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Undefined Points

  1. Jun 19, 2009 #1

    Mentallic

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    I am aware that for a function that is undefined at a point x=a such as [itex]f(x)=1/(x-a)[/itex]

    [tex]\underbrace{lim}_{x\rightarrow a}f(x)=\pm \infty[/tex]

    But it tends to infinite only because it is in the form a/0, where a[itex]\neq[/itex]0.

    Undefined values in the form 0/0 can have a range of values - all reals if I'm not mistaken.

    I thus set up a function f(x) multiplied by another function g(x) so that f(a)=0 and g(a) undefined. However, the functions are not in a form where they can seemingly cancel factors of the zero and undefined value.

    e.g.
    [tex]h(x)=\frac{x+1}{x^2-1}=\frac{1}{x-1}, x\neq \pm 1[/tex]


    So, such a function I simply came up with was

    [tex]h(x)=x*tan(x+\frac{\pi}{2})[/tex]

    I used a graphing calculator to try understand what was happening around x=0, and it seems that

    [tex]\underbrace{lim}_{x\rightarrow 0}h(x)=-1[/tex]

    Now I just want to understand why this limit tends to -1, not any other real values.
     
    Last edited: Jun 19, 2009
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  3. Jun 19, 2009 #2

    arildno

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    Dearly Missed

    Well, you might try utilizing the identity:
    [tex]tan(x+y)=\frac{\sin(x)\cos(y)+\cos(x)\sin(y)}{\cos(x)\cos(y)-\sin(x)\sin(y)}[/tex]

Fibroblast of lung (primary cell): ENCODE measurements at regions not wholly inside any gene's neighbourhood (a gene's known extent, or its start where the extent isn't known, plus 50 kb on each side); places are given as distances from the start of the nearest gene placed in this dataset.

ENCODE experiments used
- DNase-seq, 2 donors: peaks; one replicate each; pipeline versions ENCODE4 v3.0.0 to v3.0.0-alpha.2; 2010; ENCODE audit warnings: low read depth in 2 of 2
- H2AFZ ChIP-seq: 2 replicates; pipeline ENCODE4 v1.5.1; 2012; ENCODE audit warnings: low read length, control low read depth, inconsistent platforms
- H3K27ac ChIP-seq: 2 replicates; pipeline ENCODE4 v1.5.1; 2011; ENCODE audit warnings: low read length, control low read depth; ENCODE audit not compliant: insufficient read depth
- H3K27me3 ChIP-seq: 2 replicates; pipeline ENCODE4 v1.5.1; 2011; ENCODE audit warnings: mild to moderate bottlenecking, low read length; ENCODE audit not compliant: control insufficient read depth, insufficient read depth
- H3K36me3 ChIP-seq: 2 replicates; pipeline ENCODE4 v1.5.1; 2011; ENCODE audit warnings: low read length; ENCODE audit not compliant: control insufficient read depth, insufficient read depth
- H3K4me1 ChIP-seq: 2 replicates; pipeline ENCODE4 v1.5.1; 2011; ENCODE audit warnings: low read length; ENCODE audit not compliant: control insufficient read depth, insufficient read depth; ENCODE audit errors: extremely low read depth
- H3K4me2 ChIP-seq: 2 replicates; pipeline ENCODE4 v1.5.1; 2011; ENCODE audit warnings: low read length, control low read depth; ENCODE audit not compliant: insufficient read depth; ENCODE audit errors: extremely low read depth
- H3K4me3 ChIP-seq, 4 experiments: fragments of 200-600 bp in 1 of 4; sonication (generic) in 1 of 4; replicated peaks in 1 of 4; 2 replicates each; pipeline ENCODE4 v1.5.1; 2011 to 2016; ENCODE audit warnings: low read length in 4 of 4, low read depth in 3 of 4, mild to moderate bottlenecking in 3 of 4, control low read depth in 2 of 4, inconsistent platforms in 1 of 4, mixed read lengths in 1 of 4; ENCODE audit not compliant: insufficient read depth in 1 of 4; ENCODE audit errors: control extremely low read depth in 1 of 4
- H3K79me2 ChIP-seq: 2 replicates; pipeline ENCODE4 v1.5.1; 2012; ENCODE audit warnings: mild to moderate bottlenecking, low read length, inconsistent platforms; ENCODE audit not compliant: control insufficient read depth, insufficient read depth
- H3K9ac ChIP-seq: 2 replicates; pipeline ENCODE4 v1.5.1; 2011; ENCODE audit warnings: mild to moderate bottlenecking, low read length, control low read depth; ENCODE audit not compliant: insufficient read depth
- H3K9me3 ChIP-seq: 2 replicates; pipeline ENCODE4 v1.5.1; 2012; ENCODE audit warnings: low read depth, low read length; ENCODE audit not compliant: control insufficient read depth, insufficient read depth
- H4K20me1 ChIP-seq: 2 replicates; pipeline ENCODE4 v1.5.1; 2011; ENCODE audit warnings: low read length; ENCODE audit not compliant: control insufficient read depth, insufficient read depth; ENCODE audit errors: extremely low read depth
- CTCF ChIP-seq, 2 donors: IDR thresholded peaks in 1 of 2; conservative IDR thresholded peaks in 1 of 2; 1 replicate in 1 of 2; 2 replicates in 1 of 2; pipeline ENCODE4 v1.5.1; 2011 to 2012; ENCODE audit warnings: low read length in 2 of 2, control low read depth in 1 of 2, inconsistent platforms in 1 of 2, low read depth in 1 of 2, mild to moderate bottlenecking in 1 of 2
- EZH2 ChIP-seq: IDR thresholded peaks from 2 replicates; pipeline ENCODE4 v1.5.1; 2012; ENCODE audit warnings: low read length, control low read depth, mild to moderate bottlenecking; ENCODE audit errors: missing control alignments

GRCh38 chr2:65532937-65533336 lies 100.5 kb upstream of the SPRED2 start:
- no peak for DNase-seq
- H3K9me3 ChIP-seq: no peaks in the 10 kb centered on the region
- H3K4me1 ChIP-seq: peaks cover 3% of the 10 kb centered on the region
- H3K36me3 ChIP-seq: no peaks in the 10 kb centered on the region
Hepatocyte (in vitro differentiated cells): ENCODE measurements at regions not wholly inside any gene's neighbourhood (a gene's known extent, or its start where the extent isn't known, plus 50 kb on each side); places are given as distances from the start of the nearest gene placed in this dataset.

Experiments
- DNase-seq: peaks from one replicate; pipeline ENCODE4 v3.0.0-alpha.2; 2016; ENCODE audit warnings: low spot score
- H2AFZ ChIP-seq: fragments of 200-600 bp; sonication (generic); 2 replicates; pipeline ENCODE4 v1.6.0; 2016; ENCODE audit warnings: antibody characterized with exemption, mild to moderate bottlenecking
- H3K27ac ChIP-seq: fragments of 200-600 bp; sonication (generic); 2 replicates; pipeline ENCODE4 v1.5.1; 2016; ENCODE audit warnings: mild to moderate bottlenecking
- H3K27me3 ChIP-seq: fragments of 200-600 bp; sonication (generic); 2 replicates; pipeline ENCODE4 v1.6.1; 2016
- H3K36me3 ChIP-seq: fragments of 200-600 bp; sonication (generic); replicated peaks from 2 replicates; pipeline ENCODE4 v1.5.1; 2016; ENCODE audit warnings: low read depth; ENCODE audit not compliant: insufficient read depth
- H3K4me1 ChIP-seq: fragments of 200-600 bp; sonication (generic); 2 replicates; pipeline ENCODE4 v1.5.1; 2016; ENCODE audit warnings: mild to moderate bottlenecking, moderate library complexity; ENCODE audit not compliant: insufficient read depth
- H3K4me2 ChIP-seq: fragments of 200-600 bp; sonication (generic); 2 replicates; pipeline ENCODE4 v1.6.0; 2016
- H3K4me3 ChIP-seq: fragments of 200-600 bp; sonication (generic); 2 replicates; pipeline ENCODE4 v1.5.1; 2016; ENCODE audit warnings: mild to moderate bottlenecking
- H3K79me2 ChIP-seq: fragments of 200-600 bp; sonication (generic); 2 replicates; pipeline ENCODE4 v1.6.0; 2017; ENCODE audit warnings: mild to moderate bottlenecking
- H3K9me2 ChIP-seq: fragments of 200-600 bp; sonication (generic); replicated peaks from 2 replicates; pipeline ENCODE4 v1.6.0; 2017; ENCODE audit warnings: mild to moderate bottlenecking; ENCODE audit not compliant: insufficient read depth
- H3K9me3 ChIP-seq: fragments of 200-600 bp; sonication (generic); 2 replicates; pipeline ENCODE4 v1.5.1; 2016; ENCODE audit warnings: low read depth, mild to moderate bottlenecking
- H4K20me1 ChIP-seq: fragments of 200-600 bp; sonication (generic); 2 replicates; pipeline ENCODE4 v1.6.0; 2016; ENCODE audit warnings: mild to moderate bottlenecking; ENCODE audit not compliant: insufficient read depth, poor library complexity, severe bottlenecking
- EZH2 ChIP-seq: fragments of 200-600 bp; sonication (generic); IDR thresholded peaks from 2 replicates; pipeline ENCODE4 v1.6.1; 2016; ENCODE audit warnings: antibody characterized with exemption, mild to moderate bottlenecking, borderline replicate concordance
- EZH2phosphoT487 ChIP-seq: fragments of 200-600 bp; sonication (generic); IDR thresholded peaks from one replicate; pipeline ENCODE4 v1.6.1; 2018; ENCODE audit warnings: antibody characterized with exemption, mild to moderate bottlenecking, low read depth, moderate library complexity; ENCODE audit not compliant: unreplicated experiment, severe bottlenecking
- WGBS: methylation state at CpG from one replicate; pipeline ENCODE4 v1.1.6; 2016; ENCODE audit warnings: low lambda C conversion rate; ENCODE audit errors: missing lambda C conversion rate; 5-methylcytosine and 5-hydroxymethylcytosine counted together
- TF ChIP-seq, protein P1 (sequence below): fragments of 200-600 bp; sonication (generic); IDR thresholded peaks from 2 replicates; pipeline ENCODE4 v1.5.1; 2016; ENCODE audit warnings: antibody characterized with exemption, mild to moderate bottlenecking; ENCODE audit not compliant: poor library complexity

4. Jun 19, 2009 #3

    statdad

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    A simpler example might be

    [tex]
    f(x) = x \sin\left(\frac 1 x \right)
    [/tex]

    for which

    [tex]
    \lim_{x \to 0^+} f(x) = 0
    [/tex]
     
  5. Jun 19, 2009 #4

    Mentallic

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    Aha

    [tex]tan(x+y)=\frac{sin(x+y)}{cos(x+y)}[/tex]

    But all I get using this result is

    [tex]tan(x+\frac{\pi}{2})=-cot(x)[/tex]

    It isn't helping just yet.
     
  6. Jun 19, 2009 #5

    Mentallic

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    Hang on...

    So the function now is [tex]f(x)=-\frac{x}{tan(x)}[/tex]

    and since the gradients of x and tanx at x=0 are equal, this gives it the value 1?
     
  7. Jun 19, 2009 #6

    arildno

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    Indeed.

    Or, as you can verify:
    [tex]x\tan(x+\frac{\pi}{2})=-\frac{x}{\sin(x)}\cos(x)[/tex]
     
  8. Jun 19, 2009 #7

    Mentallic

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    Well, I remember the result

    [tex]\lim_{x \to 0}\frac{x}{sin(x)}=1[/tex]

    and [itex]cos(0)=1[/itex] so I guess we can deduce that:

    [tex]\lim_{x \to 0}-\frac{x}{sin(x)}cos(x)=-1[/tex]

    However, I'm sure that the function doesn't exist at the point x=0, so if I were to draw the function, I would leave an empty circle at the point (0,-1)?

    Just like my previous mentioned function: [tex]f(x)=\frac{x+1}{x^2-1}[/tex]
    if I were to draw this function, I would quickly notice it is the same as [tex]f(x)=\frac{1}{x-1}[/tex] except [tex]x\neq -1[/tex]

    Can I do the same for [tex]f(x)=-x cot(x)[/tex] ? That is to say, can I find this equal to a simpler form (or more complicated if need be) of the same function, that instead is defined at x=0?
     
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